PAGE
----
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St. Pete's shuffle draws TV crew

ESPN2, television's sports channel, is hot for some shuffleboard action, St. Pete style.

Expected Thursday to film and play at the St. Petersburg Shuffleboard Club downtown is Jay Crawford, host of ESPN2's eclectic and not necessarily hard-core sports program, Cold Pizza.

Crawford is familiar to local viewers because he is the former sports director at WFTS-Ch. 28.

An ESPN2 official called and asked to visit, said Mary Eldridge, club president. The station has been producing in Orlando this week, she said.

Crawford, veteran shuffler Eldridge said, "wants to learn the game and then play a little bit competitively."

It might be a bit like a novice boxer taking a YMCA lesson, then stepping into the ring with a champion.

"My guess is I'll play him, and let him play and have a little fun, but not be too tough on him," Eldridge said. She has been pushing the discs since 1965.

Crawford and a film crew are expected about 1 p.m. Thursday, said Chris Kelly, who has been a leader in St. Petersburg's latter-day shuffleboard resurgence. More play is set for 7 p.m. Thursday in case the crews want to do a night shoot.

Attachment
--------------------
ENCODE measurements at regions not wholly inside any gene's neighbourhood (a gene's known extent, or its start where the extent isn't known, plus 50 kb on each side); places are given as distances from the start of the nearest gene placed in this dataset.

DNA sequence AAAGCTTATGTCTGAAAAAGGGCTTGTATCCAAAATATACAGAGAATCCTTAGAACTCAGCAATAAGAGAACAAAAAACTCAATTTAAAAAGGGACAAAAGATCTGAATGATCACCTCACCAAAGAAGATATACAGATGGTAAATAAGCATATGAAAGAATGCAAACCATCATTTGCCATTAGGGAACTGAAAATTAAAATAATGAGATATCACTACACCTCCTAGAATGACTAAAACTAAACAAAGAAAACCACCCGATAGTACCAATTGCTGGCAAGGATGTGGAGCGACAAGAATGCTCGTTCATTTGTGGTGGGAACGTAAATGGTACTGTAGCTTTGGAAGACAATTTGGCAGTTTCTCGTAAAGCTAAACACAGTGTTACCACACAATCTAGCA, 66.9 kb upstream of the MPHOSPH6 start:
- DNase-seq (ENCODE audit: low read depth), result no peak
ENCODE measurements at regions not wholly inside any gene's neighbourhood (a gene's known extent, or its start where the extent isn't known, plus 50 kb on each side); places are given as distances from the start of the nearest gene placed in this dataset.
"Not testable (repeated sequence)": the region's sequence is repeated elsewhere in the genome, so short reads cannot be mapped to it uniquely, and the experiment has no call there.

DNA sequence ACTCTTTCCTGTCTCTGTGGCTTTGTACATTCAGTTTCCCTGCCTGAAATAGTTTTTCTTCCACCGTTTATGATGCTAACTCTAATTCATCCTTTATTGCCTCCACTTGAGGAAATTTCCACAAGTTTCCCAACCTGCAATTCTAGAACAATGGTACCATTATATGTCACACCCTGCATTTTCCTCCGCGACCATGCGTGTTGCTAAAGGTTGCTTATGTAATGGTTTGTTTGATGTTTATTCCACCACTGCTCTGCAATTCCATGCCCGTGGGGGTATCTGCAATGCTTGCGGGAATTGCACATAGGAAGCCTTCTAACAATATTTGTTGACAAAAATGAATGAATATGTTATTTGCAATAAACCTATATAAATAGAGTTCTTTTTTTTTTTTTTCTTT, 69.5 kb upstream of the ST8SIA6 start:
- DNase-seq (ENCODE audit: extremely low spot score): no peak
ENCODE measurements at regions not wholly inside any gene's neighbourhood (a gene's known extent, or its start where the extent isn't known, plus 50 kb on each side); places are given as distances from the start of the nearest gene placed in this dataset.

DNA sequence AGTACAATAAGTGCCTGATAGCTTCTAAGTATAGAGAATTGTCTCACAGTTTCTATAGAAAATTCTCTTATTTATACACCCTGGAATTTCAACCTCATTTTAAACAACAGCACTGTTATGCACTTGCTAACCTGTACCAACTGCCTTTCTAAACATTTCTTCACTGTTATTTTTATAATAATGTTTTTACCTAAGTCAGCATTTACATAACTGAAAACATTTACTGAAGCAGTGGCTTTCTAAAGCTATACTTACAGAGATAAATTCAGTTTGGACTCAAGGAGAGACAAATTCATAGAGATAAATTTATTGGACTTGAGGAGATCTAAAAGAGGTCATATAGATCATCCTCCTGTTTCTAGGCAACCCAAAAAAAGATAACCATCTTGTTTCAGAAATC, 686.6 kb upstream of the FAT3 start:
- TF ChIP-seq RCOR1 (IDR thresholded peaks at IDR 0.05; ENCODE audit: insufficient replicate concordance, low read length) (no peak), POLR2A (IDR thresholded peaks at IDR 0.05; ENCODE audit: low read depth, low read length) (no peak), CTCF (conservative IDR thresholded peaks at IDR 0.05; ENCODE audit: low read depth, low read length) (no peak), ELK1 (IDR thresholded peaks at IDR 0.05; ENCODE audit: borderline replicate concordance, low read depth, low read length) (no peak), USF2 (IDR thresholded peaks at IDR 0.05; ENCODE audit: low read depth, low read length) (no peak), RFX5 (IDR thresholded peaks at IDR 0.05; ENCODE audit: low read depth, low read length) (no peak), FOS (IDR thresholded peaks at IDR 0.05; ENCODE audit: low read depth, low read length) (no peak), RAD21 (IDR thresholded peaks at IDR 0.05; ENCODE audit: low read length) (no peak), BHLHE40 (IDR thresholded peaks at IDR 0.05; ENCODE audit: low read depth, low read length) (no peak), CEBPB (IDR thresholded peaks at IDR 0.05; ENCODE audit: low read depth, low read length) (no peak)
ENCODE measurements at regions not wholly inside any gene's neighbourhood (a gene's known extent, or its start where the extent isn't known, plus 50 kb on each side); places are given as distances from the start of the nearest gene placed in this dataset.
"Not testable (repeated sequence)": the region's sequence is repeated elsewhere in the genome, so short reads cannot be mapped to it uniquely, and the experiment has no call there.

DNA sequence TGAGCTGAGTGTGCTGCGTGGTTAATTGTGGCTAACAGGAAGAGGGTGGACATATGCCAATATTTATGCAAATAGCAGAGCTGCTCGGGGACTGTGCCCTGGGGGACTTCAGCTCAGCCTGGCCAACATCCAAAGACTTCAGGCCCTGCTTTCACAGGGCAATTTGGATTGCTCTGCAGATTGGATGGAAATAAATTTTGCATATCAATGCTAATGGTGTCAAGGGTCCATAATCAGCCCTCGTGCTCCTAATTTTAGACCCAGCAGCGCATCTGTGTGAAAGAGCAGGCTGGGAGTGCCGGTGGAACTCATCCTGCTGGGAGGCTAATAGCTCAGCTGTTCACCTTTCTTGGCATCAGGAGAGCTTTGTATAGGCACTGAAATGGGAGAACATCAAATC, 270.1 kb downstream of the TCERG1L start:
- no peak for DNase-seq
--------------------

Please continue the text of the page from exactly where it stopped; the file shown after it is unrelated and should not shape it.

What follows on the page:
The public is welcome to attend both sessions, Kelly said. The club is at 559 Mirror Lake Drive N, near Mirror Lake and the Coliseum.

Kelly is a co-founder of Pinellas Heritage Inc., a preservationist group. A spinoff is St. Pete Shuffle, which has generated new interest in shuffleboard.

The game enjoyed a St. Petersburg heyday but faded as leaders a generation ago began playing down symbols suggesting the city might be a dreary lair for the aged.

But along came a new day, new blood and a new approach to the game.

St. Pete Shuffle sponsors play from 7 to 11 p.m. every Friday. About 150 people usually show up, Kelly said. Live music the third Friday of each month boosts the crowd to the 250 to 300 range, he said.

The revival has attracted national attention.

And now the sports channel wants to experience the St. Petersburg kind of shuffleboard, whose proponents say is not cruise ship pitty-pat.

"We're very excited," Eldridge said.